Outdoor / Fishing

Thursday, May 16 2013 09:23 PM

Steve Merlo: With all the chirping, how can anyone sleep?

By STEVE MERLO, Contributing columnist

Since March, male birds, decked out in their finest colors, have been singing, chirping or cooing while trying to seduce prospective females into selecting their perfect mate. Now, in late spring, the rituals, nest building and egg laying are over and parents are scrambling to feed their newly hatched offspring. The month of May stands a busy time with Mom and Dad working from dawn to dusk to fulfill the chicks' ravenous need for feed. But, at the same time, my sleep time goes into the trash can, and I don't like it.

At our house, the yard seems to be the neighborhood focal point for a lot of different types of birds working to sate their offspring. My wife and I don't deliberately feed them, but they still incessantly invade our yard, trees and shrubs hunting for insects, seeds, worms and other whatnots, and, like it or not, we have to put up with their noise and poop deposits.

It's a wonder we get any sleep around this place, day or night, and we literally have to wear a hat at all times in the yard, for obvious reasons. At least there are a few "good" species still around that seem to respectively watch their Ps and Qs, including hummingbirds, fly catchers, robins, linnets, kestrels, redwing and Brewer's blackbirds, killdeers, an occasional thrush, wild canaries, cedar waxwings and, at night, a barn owl or two. Seeing these other species can be an enjoyable experience, so I guess that's why I tolerate the following "bad" ones.

Correct me if I'm wrong, but I believe that most yards are like our own, and the same bird species flitting in and over ours are the same ones as yours. We have a resident family of gray-black-and-white, long-tailed mockingbirds, the male of which enjoys serenading his nesting mate not only during the daylight, but also all night long. They can drive people nuts, believe me! Many times, wakened just after midnight by his constant barrage of mimicries and song, I've seriously considered using my air rifle to end his lilting spiels. Fortunately for him, I've learned to tolerate his banter and simply turn on the bedroom's air conditioner or radio to bleep him out.

At our house, mourning doves have been crowing since late January, and they too have a penchant for cooing their mournful notes from first to last light. Sure they sometimes wake me, but I figure they should, considering how many of them I'm going to bag and eat when September rolls around. Nowadays, a new dove, the Eurasian Collared Dove, has moved into our area, and their three-note call continues to get louder and louder as more of them move in.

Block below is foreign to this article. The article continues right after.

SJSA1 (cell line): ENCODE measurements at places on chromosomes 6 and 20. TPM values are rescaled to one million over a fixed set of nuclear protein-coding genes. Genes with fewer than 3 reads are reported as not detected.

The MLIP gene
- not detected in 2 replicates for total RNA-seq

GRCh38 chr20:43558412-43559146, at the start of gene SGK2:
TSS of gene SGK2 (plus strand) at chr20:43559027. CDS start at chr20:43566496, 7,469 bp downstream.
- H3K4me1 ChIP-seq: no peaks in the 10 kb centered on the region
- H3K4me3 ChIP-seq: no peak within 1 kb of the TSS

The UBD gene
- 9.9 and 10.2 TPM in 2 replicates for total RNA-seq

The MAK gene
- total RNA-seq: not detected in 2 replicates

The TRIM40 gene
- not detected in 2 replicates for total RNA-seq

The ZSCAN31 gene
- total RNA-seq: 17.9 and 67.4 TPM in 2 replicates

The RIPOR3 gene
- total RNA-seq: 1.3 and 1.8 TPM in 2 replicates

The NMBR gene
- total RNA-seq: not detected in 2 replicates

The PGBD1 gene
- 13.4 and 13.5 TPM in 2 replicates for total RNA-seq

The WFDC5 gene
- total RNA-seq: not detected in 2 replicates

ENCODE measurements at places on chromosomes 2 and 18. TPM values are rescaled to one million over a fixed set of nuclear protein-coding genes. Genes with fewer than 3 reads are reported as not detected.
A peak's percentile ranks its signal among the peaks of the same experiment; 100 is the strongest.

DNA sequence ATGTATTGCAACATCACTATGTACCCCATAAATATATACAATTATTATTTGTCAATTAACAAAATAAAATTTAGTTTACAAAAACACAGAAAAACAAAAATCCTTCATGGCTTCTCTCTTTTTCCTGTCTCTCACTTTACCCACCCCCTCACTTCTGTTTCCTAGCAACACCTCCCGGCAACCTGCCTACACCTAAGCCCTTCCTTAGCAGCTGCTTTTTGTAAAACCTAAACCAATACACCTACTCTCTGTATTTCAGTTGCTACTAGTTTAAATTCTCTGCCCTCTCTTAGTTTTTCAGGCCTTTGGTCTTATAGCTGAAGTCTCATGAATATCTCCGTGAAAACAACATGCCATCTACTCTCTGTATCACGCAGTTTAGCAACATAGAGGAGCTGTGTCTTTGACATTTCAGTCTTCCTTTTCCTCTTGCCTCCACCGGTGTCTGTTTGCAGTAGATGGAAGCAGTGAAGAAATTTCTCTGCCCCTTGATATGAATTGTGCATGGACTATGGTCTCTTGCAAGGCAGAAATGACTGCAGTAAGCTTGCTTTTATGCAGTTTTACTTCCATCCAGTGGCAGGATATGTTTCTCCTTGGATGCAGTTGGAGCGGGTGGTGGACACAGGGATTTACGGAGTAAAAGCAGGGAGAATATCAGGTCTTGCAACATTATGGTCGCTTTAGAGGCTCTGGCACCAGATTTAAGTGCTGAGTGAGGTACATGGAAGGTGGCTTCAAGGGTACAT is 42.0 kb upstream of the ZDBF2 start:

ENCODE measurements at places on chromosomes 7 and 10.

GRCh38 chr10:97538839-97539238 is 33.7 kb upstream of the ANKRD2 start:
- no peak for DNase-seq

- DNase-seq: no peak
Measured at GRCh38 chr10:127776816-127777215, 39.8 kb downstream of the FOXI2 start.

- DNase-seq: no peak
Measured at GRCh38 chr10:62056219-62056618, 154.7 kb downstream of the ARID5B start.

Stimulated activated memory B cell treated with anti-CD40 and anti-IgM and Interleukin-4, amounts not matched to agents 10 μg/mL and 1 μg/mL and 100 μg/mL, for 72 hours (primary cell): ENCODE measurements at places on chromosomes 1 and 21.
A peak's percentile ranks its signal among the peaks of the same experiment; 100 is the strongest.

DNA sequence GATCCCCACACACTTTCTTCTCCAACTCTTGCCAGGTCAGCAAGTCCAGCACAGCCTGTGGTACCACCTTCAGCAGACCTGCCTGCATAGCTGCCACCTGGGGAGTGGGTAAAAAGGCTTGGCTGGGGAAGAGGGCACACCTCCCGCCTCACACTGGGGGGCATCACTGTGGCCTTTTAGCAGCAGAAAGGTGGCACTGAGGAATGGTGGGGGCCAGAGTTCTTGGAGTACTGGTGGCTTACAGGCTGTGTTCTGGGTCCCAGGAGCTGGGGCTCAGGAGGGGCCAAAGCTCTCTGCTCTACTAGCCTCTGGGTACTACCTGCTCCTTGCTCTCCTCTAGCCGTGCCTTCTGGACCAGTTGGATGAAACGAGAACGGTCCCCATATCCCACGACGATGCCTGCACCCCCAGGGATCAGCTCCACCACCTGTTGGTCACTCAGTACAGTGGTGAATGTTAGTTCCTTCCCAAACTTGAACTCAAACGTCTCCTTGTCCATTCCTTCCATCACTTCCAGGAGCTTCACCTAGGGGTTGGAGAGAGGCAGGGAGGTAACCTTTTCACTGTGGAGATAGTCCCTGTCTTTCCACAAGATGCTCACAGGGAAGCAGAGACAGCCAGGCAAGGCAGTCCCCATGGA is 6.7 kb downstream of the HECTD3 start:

They, too, start early, and I can hardly wait until next year to lose even more precious sleep.

Our No. 1-hated starlings are getting way out of hand and there seems to be nothing we can do to deter them from dirty bombing our house and cars. The blackish birds with white-spotted chests and yellow beaks are noisy creatures indeed, but it's their penchant for trying to repaint our home and vehicles with purple splotching that has us up in arms. In or out of town, they will not tolerate humans at any distance, fleeing at the slightest provocation, so they are especially difficult to control. Even my normally kind-hearted and animal-loving wife has threatened to personally even the score with a scope-sighted air rifle. My guess is that she must really hate purple.

Blue jays seem to pop up wherever there are fir trees present. Naturally, our next-door neighbors are trying to grow a pine-themed national forest, so we take the brunt of the fly-bys by this fairly large, long-tailed, crested, blue-feathered bird. They make an awful-sounding, high-pitched shriek that's very similar to the harsh-sounding, government-required TV test that comes on every week.

Our resident English sparrows are beginning to annoy me, too, with their incessant chirping, fighting and peeping among themselves. I guess I deserve them, considering I grew up nailing their relatives by the hundreds with my trusty Daisy Eagle BB gun. I sometimes wonder if the Man upstairs has a sense of humor and it's His way of payback.

And then there are the ravens, with an occasional smaller crow thrown in for good measure. At least they seem to sleep at night, but the loudlycawing birds are thieving you-no-whats, believe me. Leaving anything shiny where they can get to it is just asking for one of the huge, black-feathered birds to heist some free jewelry. However, I tolerate them because they also rob the nests around here of eggs and babies, and for me that can be a really good thing.

 

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